|Stories - Part Two: Why Do People Do What They Do?
The paradox of fairy stories is that they both deal with real problems that we recognise, yet do it in fantasy situations. The artistic licence is acceptable if we know that 'somehow or other' the things could have happened. What we recognise is that irrespective of how people get themselves into situations; the important thing is how they react to the problem, not the details of getting the problem. It is of interest to us that Jack of Jack and the Beanstalk got some magic beans. It is not of interest that he exchanged them for his cow. It doesn't even come into the story that the person who made the exchange must be somebody out of the ordinary. Stories that involve some aspect of magic push artistic license to the limits. It is worth studying them to see what one can reasonably get away with.
Reality relates to our needs, and fantasy relates to ways of satisfying those needs. If we are hungry we imagine what would satisfy that hunger. If we are deprived of love, and we imagine the person we would like to have a relationship with. If we are annoyed with someone, we imagine ways of punishing them. If we want to achieve something, we imagine ways of achieving the objective.
A large part of our day is spent fantasising. Our fantasies allow us to escape from the realities of life generally, and from the present. Our fantasy life enables us to satisfy a range of needs that might be unobtainable in reality. Advertising exploits our fantasies by using beautiful people and exotic settings to capture our attention. We also live out fantasies of fear and excitement in stories that take us places we dare not, or could not go in reality.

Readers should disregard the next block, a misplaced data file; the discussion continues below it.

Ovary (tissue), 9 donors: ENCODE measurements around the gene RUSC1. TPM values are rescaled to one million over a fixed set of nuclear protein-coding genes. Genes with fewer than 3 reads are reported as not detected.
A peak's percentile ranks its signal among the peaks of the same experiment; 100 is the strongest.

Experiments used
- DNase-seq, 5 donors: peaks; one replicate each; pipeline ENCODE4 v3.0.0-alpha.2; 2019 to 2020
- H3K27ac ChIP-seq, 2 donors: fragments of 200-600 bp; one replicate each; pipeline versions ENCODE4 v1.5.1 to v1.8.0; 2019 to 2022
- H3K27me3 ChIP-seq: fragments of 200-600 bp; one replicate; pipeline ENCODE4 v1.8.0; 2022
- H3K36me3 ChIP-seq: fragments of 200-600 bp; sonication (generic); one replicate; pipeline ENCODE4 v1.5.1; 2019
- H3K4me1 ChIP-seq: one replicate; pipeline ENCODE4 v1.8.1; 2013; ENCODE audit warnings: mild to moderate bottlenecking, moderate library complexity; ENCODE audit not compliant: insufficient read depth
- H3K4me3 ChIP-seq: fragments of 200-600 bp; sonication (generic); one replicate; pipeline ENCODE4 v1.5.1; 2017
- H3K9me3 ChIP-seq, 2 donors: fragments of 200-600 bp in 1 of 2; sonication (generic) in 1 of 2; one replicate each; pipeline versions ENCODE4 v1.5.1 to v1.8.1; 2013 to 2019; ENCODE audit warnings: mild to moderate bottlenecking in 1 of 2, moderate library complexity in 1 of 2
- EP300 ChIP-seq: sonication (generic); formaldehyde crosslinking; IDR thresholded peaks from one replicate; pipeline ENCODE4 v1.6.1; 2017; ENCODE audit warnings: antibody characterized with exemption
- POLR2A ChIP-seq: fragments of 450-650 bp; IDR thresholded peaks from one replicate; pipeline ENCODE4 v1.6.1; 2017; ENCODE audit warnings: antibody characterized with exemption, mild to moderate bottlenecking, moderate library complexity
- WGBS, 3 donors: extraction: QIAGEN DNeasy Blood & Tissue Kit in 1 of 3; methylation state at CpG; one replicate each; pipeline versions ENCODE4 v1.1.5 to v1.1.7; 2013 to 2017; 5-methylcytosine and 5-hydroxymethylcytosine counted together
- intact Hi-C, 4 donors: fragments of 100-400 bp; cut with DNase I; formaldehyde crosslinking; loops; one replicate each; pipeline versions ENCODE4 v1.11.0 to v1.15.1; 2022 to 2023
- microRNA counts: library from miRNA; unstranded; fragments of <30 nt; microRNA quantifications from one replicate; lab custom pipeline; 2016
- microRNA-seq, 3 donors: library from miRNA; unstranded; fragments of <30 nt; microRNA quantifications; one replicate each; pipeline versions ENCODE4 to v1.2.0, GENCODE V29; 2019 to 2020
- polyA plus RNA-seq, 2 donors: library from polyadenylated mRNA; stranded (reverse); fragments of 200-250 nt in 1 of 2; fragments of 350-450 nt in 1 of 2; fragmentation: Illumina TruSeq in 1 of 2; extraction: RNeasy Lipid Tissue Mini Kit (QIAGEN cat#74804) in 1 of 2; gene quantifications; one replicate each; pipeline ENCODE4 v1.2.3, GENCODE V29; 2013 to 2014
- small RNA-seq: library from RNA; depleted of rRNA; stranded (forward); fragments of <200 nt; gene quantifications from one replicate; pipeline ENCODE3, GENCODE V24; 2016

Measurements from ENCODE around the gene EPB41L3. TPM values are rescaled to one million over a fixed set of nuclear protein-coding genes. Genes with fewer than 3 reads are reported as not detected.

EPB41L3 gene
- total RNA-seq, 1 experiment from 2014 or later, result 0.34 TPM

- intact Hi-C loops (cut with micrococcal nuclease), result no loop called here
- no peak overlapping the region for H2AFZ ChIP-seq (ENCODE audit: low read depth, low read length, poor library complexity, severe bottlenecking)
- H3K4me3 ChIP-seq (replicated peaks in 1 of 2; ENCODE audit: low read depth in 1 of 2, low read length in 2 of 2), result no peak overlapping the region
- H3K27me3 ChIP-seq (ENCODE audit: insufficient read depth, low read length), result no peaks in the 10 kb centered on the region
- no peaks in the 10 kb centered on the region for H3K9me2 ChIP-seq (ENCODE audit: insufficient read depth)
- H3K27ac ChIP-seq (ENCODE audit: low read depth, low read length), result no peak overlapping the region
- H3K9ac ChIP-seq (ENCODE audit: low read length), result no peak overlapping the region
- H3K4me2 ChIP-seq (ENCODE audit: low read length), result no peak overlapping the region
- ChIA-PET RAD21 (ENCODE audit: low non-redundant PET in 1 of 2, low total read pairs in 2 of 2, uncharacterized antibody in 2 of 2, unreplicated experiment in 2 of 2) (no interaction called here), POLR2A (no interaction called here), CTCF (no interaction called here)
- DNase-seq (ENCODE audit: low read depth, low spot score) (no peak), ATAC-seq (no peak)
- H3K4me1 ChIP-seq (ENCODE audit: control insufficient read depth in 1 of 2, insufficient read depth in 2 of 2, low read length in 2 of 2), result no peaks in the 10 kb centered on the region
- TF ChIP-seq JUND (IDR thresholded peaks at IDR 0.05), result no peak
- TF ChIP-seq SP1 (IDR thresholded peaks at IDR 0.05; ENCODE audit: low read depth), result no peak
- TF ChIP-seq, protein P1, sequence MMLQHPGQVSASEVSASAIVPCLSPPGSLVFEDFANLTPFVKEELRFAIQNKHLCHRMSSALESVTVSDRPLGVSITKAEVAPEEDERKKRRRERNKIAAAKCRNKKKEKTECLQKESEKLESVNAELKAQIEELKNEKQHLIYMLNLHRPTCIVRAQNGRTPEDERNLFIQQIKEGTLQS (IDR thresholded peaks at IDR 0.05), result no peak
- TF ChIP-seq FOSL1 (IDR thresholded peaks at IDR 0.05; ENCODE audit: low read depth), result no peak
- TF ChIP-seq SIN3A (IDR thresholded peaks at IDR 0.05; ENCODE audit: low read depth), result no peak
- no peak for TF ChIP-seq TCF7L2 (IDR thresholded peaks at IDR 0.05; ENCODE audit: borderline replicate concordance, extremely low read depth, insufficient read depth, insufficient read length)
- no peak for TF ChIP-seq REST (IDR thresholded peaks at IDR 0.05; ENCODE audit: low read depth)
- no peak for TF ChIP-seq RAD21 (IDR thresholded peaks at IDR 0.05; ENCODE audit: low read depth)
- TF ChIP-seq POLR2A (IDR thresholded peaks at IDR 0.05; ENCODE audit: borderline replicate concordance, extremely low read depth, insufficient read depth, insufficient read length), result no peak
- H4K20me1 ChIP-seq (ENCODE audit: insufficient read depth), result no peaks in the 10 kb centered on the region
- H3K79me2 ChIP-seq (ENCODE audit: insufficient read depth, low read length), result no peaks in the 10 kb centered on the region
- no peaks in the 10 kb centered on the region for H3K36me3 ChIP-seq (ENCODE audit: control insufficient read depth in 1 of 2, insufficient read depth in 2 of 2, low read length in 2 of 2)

Stories give us the food for our fantasies. They supply us with images, situations, and solutions. They also help us by showing that our own problems and fantasies are common to other people, and that we are not alone in being worried or angry about the world.
On the other hand, we believe what we want to believe, so reality and fantasy are often mixed and hard to distinguish. Though we may not believe in Father Christmas, we may well believe that someone loves us when they don't. We may well believe in superstitions, or the paranormal, yet have no evidence to support our beliefs. We may believe that we are better or worse than we really are. Our beliefs are the no-mans-land between fantasy and reality.
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